19thC Antique 2½ct Multi-Color Andalusite Medieval Catholic “Evil Eye” Talisman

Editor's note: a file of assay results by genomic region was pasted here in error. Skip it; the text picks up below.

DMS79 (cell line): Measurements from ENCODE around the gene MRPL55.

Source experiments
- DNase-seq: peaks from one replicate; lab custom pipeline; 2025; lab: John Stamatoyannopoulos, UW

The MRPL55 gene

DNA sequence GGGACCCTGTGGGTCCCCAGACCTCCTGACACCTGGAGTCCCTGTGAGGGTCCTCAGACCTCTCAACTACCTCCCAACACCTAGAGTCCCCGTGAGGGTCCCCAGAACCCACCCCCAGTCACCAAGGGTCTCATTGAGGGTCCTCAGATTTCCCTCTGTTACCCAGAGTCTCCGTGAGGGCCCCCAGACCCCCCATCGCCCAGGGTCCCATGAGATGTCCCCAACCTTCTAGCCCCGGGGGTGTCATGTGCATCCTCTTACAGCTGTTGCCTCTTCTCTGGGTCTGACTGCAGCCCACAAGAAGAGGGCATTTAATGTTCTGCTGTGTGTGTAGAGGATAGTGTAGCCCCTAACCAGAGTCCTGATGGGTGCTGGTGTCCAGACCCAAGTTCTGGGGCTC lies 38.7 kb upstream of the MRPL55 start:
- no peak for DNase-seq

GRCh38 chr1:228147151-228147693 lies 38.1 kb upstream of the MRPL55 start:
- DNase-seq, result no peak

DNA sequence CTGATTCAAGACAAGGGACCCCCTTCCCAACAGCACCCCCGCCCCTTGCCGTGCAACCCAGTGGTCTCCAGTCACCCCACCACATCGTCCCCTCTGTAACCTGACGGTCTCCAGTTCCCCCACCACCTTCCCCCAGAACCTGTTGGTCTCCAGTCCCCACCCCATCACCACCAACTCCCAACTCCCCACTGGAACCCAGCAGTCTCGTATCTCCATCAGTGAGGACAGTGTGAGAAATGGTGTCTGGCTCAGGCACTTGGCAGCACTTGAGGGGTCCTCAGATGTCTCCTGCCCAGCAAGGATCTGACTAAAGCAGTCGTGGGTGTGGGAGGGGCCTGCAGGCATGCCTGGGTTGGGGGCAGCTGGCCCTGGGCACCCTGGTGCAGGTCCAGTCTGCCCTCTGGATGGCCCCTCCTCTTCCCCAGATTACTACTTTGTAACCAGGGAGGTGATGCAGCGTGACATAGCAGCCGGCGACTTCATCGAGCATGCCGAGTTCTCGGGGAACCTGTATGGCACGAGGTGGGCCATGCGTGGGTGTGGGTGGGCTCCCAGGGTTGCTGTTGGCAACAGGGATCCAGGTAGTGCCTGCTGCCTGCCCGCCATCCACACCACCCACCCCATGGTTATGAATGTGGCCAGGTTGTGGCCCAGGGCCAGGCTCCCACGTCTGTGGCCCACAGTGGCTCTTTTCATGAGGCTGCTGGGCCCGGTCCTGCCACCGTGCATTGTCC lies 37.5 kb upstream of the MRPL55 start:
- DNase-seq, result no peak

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Seller: Top-Rated Seller ancientgifts (4,647) 100%, Location: Lummi Island, Washington, Ships to: Worldwide, Item: 123419208285 When ordering from the US, parcels may be subject to import tax and duty charges, which the buyer is responsible to pay. RARE Exceptionally Good Quality Two and One-Half Carat Antique Nineteenth Century Genuine Natural Handcrafted Russian Multi-Color Faceted Oval Cut Andalusite Semi-Precious Gemstone. CLASSIFICATION: Faceted Andalusite Oval. ORIGIN: Chelyabinsk Oblast, South Ural Mountains, Siberia, Russia, 19th Century. SIZE: Length: 10mm. Width: 7mm. Thickness (Depth): 5mm. All measurements approximate. WEIGHT: Approximately 2.45 carats. NOTES: Upon request we can set your gemstones as a ring, pendant, or as earrings (click here for more information). DETAIL: One variety of andalusite was known in the ancient world as “lapis crucifer”, or “chiastolite”. These gemstones, translucent to near-transparent, contain inclusions of graphite which almost always are in the form of a cross when the gemstone is cut into cross-sections (like a log or sushi roll cut into slices). In Medieval and Renaissance Europe these gemstones were worn by Catholics as an amulet to protect against the “evil eye”. This was in reference to the ancient belief that some evil sorcerers or witches had the ability to transmit evil with just a glance. Certain items of personal adornment (amulets, talismans, etc.) were thought to protect the wearer from the "evil eye" by the proviso of an always watchful open eye. Here’s an extraordinary, transparent multi-color gemstone grade andalusite from the Ural Mountains of Southern Siberia (Russia). Like alexandrite, andalusite is a relatively rare gemstone which is best known for displaying multiple colors ranging from yellow and orange through red and green. In this particular specimen the body of the gemstone is a beautiful gold color, with remarkably vibrant and intense, almost “neon” sparkles/highlights of orange and…believe it or not…green!. The gemstone also has a relatively high refractive index, accounting for its intense brilliance and sparkle. This particular gemstone was hand crafted and faceted by a 19th century Russian artisan, part of an heritage renown for the production of the elaborate gemstones and jewelry of the Czars of Medieval, Renaissance, and Victorian Russia . To the unaided eye the gemstone is clean and without blemish. However that is not to suggest that it is flawless, as it is not. If you examine the accompanying photo enlargements very intently, you’ll see that there is a minute, tiny little pinprick-sized speck composed of colorless crystalline material way off to one side of the gemstone (near the “waist”). Aside from being miniscule, it is also very difficult to spot because it is below the faceted perimeter (the “crown”) of the gemstone, so it is almost impossible to spot with the unaided eye. However if you examine the gemstone from the underside, then it is easier to spot this blemish (though it is still not at all prominent). However unless you have the gemstone set underside up, the tiny blemish is not something you can see with the unaided eye. Even in these photo enlargements here it is very difficult to discern this blemish from the front side of the gemstone. Once set into a ring or pendant this minute little blemish would be virtually undetectable. As it is the only way to see it is to hold the gemstone directly in front of your nose, scrutinizing it very carefully as you roll the gemstone back and forth between your fingers, viewing it at an oblique angle, until you finally catch sight of the miniscule little speck. Under magnification the gemstone shows the unmistakable characteristics of having been hand crafted. The coarseness of the 19th century finish is considered appealing to most gemstone collectors, and is not considered a detriment, or detract from the value of a gemstone. These characteristics are not only expected of hand-finished gemstones, most serious collectors consider such gemstones more desirable, possessed of greater character and uniqueness when compared to today's cookie-cutter mass-produced machine-faceted gemstones. Unlike today’s computer controlled machine produced gemstones, the cut and finish of a gemstone such as this is the legacy of an artisan who lived two centuries ago. Handcrafted though it may be the gemstone has great luster and sparkle, and to the eye is completely transparent, but again, it is not absolutely flawless. True, the blemishes it possesses are virtually invisible to the naked eye, and the gemstone can be characterized, to use trade jargon, as "near eye clean" to the skeptical critic, even "eye clean" to the more generously inclined. To the view of the casual admirer the gemstone is seemingly without blemish. However magnified as it is here in the accompanying photo enlargements you might be able to detect the single miniscule blemish within the stone. Of course the same may said about almost any natural gemstone. An absolutely flawless gemstone simply is not the rule in nature. Most absolutely flawless gemstones will upon close examination be revealed to be synthetic, as perfect gemstones are the realm of laboratory-produced gemstones, not Mother Nature. You might also notice under magnification occasional irregularities in the cut and finish. Naturally these characteristics are not only expected of hand-finished gemstones, you must also consider that two centuries ago the mining techniques even possible then, let alone in practice, did not allow the ultra deep mining operations which are so commonplace today. Keep in mind two centuries ago mankind was more or less limited to surface deposits or near surface deposits of gemstones. Higher quality gemstones which today are routinely mined from beneath hundreds of meters, even kilometers beneath the earth's surface, were simply inaccessible then. For these reasons antique gemstones must be appreciated as antiques first, gemstones second. The relatively superlative quality of contemporary gemstones routinely mined from deep beneath the earth's surface today were simply not accessible two centuries ago, or at least, only rarely so. However for most, the unique nature and character of these antique gemstones more than makes up for the blemishes found within the gemstones, as well as the cutting irregularities common to handcrafted gemstones, all of which are by and large (if at all) are only visible under magnification. ANDALUSITE HISTORY: Andalusite from southern Spain was first described in literature in 1789. It’s likely that it was known in antiquity, but probably confused with another gemstone such as tourmaline, yellow topaz, or perhaps even citrine. When you consider the number of countries which were part of the Classical Mediterranean in which andalusite has been discovered, it seems inevitable that it was used at some point in antiquity. Deposits of andalusite (albeit many of them small) have been discovered in Finland, Norway, Sweden, England, Poland, Portugal, Spain, Ireland, France, Germany, Switzerland, Austria, Italy, Macedonia, Bulgaria, Hungary, Czechoslovakia, Armenia, Azerbaijan, Kazakhstan, Tajikistan, Turkey, Georgia, Russia, Ukraine, Iran, Morocco, Egypt, Arabia (United Arab Emirates), Burma (Myanmar), Ceylon (Sri Lanka), Siam (Thailand), China, Mongolia, and India. However today, only a handful of countries produce gemstone quality andalusite, including Spain, Russia, Ceylon, Australia, Brazil, and Canada. Despite the number of localities where andaluste has been discovered, very few of the deposits have produced gemstone quality material. Transparent andalusite of gemstone quality is very rare. Faceted andalusite gemstones give a play of red, green, and yellow colors that seems almost iridescent (the shimmering play of colors seen with peacock feathers, black opal, black abalone mother-of-pearl, or for instance the sheen of gasoline floating atop a puddle of water). The mixture of colors is the result of unusually strong pleochroism, which means that when viewed from one side the gemstone exhibits one color, while from another side the color appears differently. In fact andalusite is one of the few gemstones which is “tricotic”, meaning three different colors are observable from different angles of view. Because of this andalusite has sometimes been referred to as "poor man's alexandrite" because it offers color play similar to alexandrite, but generally costs considerably less. However whereas alexandrite actually changes color in response to different lighting sources, the multiple colors of andalusite are visible under all lighting conditions, not merely when the light source has been changed. Two other gemstones are part of the same “family” as andalusite, those being silimanite (generally cut as a cat’s-eye cabochon) and kyanite, which is a vibrant blue and also very rare in transparent, gemstone-quality material. However andalusite has been gaining popularity on its own merits, not merely as an alexandrite substitute. The attraction of andalusite comes from its play of colors if one changes the viewing angle. A similar effect is gained when the light comes from different directions. Andalusite shows shades of yellow, brown, green and reddish brown depending on the orientation of the crystal. Those gemstones cut along the long axis such as an oval, marquis or emerald cut tend to show one color near the center and a second, usually darker color near the ends. Square and round cuts usually blend the colors into a mosaic. Though no record of the use of transparent andalusite gemstones exists from antiquity (at least recognizable references clearly and specifically identifying andalusite as andalusite), one particular variety of andalusite was in fact known in the ancient world as “lapis crucifer”, or “chiastolite”. These gemstones, translucent to near-transparent, contain inclusions of graphite which almost always are in the form of a cross when the gemstone is cut into cross-sections (like a log or sushi roll cut into slices). In Medieval and Renaissance Europe these gemstones were worn by Catholics as an amulet to protect against the “evil eye”. This was in reference to the ancient belief that some evil sorcerers or witches had the ability to transmit evil with just a glance. Certain items of personal adornment (amulets, talismans, etc.) were thought to protect the wearer from the "evil eye" by the proviso of an always watchful open eye. Though particularly popular as a religious amulet, the “lapis crucifer” gemstone was also popular with the general population of Medieval and Renaissance Europe as well. In Brittany (France) these crystals were worn as a talisman. Local folklore held that the gemstones had dropped from the heavens. It was believed that if the gemstone was worn so as to touch the skin, it would staunch the flow of blood. It was also thought to increase the secretion of milk. If a “lapis crucifer” talisman was worn suspended from the neck, it was thought to cure almost any kind of fever, and the divine symbol it bore served to drive away evil spirits from the vicinity of the wearer. Russian literary sources claim that orthodox monks have been carving andalusite into rosary beads for centuries, and that Russian monks used to provide rings cut from andalusite to the Knights Templar of Malta. Talismans of andalusite were also worn by Russian warriors and soldiers with the belief that it instilled bravery. Travelers in Russia wore amulets of andalusite for protection, and both alchemists and philosophers used the stone as an amulet as well. Russian mystics believed that andaulsite aided in necromancy, the ability in séances to contact spirits from the “other side”. Wearing an andalusite talisman on the forehead was believed to be particularly effective. Throughout the history of the ancient world, gemstones were believed capable of curing illness, possessed of valuable metaphysical properties, and to provide protection. Found in Egypt dated 1500 B. C., the "Papyrus Ebers" offered one of most complete therapeutic manuscripts containing prescriptions using gemstones and minerals. Gemstones were not only valued for their medicinal and protective properties, but also for educational and spiritual enhancement. Under what name andalusite crystals (other than “lapis crucifer”) may have been known in the ancient world is indeterminable. Andalusite was likely misidentified as tourmaline or yellow topaz, perhaps even citrine/smoky quartz. Though one type of andalusite, “lapis crucifer”, was well-known in Medieval Europe, history is silent as to how transparent andalusite crystals may have been used for healing or for mystic or shamanic purposes, except in Russian history. As described above, Russian mystics, alchemists, and philosophers all believed that andalusite had mystical powers. Russian history also documents that wearing an andalusite amulet was believed to benefit those suffering from heart and lung diseases, as well as nervous disorders, and was believed to bring harmony into the life of the wearer. However Western European history is silent as to the uses of andalusite crystals, excepting the variety known as “lapis crucifer” (chiastolite). However it is possible that the beliefs which modern practitioners hold pertaining to andalusite crystals may reflect ancient beliefs. It is common for such beliefs to be carried forward in folklore. In Western Europe and America present-day practitioners believe that andalusite is beneficial in the treatment of eye problems, water retention and calcium and/or iodine deficiencies. It is also said to be useful for those suffering from AIDS. On the metaphysical plane, andalusite is often referred to as “the seeing stone” as it works to “see” the various sides of a person's character, or the various sides of a problem. Thus it is believed to enable the wearer to calmly and objectively analyze their personality and character, or view two sides of a situation or problem. Andalusite is also said to bring balance to one’s life and to enhance memory, mental clarity and intellect, and to stimulate problem solving abilities. Mystics and shamans believe that andalusite can also be used when trying to communicate with the spirit world, and as a talisman is useful to protect the wearer, and to encourage moderation and balance in life. Domestic shipping (insured first class mail) is included in the price shown. Domestic shipping also includes USPS Delivery Confirmation (you might be able to update the status of your shipment on-line at the USPS Web Site). Canadian shipments are an extra $20.99 for Insured Air Mail; International shipments are an extra $24.99 for Air Mail (and generally are NOT tracked; trackable shipments are EXTRA). ADDITIONAL PURCHASES do receive a VERY LARGE discount, typically about $5 per item so as to reward you for the economies of combined shipping/insurance costs. Your purchase will ordinarily be shipped within 48 hours of payment. We package as well as anyone in the business, with lots of protective padding and containers. We do NOT recommend uninsured shipments, and expressly disclaim any responsibility for the loss of an uninsured shipment. Unfortunately the contents of parcels are easily “lost” or misdelivered by postal employees – even in the USA. If you intend to pay via PayPal, please be aware that PayPal Protection Policies REQUIRE insured, trackable shipments, which is INCLUDED in our price. International tracking is at additional cost. We do offer U.S. Service Priority Mail, Registered Mail, and Express Mail for both international and domestic shipments, as well United Parcel Service (UPS) and Federal Express (Fed-Ex). Please ask for a rate quotation. We will accept whatever payment method you are most comfortable with. If upon receipt of the item you are disappointed for any reason whatever, I offer a no questions asked return policy. Send it back, I will give you a complete refund of the purchase price (less our original shipping costs). We travel to Russia each year seeking antique gemstones and jewelry from one of the globe’s most prolific gemstone producing and cutting centers, the area between Chelyabinsk and Yekaterinburg, Russia. From all corners of Siberia, as well as from India, Ceylon, Burma and Siam, gemstones have for centuries gone to Yekaterinburg where they have been cut and incorporated into the fabulous jewelry for which the Czars and the royal families of Europe were famous for. My wife grew up and received a university education in the Southern Urals of Russia, just a few hours away from the mountains of Siberia, where alexandrite, diamond, emerald, sapphire, chrysoberyl, topaz, demantoid garnet, and many other rare and precious gemstones are produced. Though perhaps difficult to find in the USA, antique gemstones are commonly unmounted from old, broken settings – the gold reused – the gemstones recut and reset. Before these gorgeous antique gemstones are recut, we try to acquire the best of them in their original, antique, hand-finished state – most of them centuries old. We believe that the work created by these long-gone master artisans is worth protecting and preserving rather than destroying this heritage of antique gemstones by recutting the original work out of existence. That by preserving their work, in a sense, we are preserving their lives and the legacy they left for modern times. Far better to appreciate their craft than to destroy it with modern cutting. Not everyone agrees – fully 95% or more of the antique gemstones which come into these marketplaces are recut, and the heritage of the past lost. But if you agree with us that the past is worth protecting, and that past lives and the produce of those lives still matters today, consider buying an antique, hand cut, natural gemstone rather than one of the mass-produced machine cut (often synthetic or “lab produced”) gemstones which dominate the market today. Our interest in the fabulous history of Russian gemstones and the fabulous jewelry of the Czar’s led to further education and contacts in India, Ceylon, and Siam, other ancient centers of gemstone production and finishing. We have a number of “helpers” (family members, friends, and colleagues) in Russia and in India who act as eyes and ears for us year-round, and in reciprocity we donate a portion of our revenues to support educational institutions in Russia and India. Occasionally while in Russia, India, Siam, and Ceylon we will also find such good buys on unique contemporary gemstones and jewelry that we will purchase a few pieces to offer to our customers here in America. These are always offered clearly labeled as contemporary, and not antiques – just to avoid confusion. We can set most any antique gemstone you purchase from us in your choice of styles and metals ranging from rings to pendants to earrings and bracelets; in sterling silver, 14kt solid gold, and 14kt gold fill. When you purchase from us, you can count on quick shipping and careful, secure packaging. We would be happy to provide you with a certificate/guarantee of authenticity for any item you purchase from me. There is a $2 fee for mailing under separate cover. Please see our "ADDITIONAL TERMS OF SALE." Shape Andalusite Oval Material Antique Gemstone Gemstone Andalusite Quantity One Gemstone Material: Antique Gemstone, Shape: Andalusite Oval, Gemstone: Andalusite, Quantity: One Gemstone